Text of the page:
Next Saturday, February 23, my Creative Writing students and students from our school’s Photography magnet will be at the Newtown Community Center in north Montgomery to collect stories and images from the Newtown community. The event will be from 9:00 AM ’til 12:00 noon. The project is funded by an honorable mention grant from the Alabama Bicentennial committee.
The historically black Newtown community, situated near Cypress Nature Park, was partially documented in the mid-1960s by Southern Courier photographer Jim Peppler, whose collection is now held at the Alabama Department of Archives & History. However, since the 1960s, the community has struggled with a lack of development opportunities that have enhanced and expanded other parts of the city. One December 2018 news article explained that residents’ water had been running brown for years.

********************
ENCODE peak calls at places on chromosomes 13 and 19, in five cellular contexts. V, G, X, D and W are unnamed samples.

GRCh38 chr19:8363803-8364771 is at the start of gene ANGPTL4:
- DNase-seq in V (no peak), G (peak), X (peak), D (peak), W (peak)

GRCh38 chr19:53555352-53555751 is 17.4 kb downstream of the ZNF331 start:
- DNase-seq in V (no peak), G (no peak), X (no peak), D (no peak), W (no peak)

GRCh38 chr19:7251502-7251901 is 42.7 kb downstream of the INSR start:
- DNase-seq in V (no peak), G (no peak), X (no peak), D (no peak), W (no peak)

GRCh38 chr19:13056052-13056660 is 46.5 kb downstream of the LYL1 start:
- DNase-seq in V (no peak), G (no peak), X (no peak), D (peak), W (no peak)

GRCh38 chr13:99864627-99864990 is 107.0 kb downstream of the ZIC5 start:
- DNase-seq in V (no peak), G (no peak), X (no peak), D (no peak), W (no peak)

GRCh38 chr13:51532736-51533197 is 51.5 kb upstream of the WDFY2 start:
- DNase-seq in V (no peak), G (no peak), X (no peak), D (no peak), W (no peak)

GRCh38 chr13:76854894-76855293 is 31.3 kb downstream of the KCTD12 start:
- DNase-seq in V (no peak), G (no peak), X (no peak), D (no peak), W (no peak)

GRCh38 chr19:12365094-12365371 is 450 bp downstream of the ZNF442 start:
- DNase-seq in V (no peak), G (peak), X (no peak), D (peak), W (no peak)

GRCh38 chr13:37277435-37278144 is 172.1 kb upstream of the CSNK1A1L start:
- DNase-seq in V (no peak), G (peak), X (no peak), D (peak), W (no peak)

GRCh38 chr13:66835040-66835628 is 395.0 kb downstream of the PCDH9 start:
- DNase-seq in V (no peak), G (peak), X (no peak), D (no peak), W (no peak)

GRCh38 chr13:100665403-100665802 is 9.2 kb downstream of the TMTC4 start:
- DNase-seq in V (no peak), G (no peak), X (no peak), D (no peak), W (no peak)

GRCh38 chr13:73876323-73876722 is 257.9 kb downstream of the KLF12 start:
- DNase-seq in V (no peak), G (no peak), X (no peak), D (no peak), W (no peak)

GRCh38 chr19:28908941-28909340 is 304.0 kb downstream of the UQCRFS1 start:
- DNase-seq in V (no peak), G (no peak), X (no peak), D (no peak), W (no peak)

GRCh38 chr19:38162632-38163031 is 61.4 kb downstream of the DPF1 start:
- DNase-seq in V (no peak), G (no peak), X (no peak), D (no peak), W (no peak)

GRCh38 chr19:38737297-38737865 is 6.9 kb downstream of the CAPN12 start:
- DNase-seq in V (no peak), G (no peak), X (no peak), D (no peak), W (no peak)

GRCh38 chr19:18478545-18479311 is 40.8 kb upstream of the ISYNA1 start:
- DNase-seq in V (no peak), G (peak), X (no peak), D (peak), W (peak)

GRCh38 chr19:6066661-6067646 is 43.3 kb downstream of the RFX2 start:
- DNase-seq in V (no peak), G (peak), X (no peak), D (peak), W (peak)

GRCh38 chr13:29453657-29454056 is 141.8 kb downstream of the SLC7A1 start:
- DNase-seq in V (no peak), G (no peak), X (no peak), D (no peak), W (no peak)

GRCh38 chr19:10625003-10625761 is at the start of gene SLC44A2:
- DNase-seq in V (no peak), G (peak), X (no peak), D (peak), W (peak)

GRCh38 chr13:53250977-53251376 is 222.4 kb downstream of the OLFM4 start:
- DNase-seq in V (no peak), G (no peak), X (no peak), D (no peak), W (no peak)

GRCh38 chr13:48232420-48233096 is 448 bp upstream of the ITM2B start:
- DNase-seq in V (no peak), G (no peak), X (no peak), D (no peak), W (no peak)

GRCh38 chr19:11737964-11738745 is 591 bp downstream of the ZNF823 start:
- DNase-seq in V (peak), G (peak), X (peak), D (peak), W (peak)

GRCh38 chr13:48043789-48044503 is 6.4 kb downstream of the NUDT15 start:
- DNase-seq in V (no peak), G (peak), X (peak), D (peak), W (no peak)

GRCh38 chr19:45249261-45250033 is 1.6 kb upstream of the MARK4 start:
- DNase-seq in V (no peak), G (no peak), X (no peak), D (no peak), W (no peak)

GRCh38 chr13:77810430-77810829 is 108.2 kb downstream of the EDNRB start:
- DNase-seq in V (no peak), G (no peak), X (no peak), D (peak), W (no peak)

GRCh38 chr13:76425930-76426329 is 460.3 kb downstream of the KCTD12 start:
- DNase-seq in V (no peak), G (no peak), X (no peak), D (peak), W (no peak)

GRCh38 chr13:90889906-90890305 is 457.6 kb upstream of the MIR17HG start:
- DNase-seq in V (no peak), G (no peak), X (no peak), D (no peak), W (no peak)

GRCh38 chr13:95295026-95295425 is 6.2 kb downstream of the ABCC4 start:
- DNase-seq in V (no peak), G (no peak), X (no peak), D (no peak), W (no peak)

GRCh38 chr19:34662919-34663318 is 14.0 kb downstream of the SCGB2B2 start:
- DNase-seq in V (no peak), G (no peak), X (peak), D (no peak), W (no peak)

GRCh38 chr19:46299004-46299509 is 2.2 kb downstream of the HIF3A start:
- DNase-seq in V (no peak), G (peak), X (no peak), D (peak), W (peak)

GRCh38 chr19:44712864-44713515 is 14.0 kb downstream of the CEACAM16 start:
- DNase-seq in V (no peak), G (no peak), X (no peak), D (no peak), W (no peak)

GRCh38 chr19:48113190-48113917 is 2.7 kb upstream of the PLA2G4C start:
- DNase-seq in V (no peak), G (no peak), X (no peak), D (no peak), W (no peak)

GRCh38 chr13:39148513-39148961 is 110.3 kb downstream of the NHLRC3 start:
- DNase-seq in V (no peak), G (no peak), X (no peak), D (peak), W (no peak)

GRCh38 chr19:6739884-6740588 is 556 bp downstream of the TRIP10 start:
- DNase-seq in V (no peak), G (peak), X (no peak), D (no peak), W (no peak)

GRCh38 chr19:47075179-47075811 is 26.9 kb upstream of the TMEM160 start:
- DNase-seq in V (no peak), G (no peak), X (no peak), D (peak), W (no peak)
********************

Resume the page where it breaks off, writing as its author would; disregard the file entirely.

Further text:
Unfortunately, the history of Newtown has also not been well-documented, and through this student project, we hope not only to make progress toward that goal, but also to connect dozens of Montgomery students to an often-neglected aspect of our local history. In addition to preparations that have already been made, our students will visit the Archives next week to survey Peppler’s photos and learn more about Newtown prior to the Saturday oral history event.
If you or anyone you know would like to contribute to their stories and images to the collection, please come to the community center on Saturday morning, February 23. Stories told by residents will be recorded digitally in order to be archived and shared through scholarly online databases, and photographs and other physical items will be either scanned or photographed and returned. No items or photos will be kept, and no images or stories will be sold. This project is a not-for-profit education and preservation effort to ensure that the Newtown community is accurately portrayed through stories and images from residents who have lived there.
For more information, see the flyer below: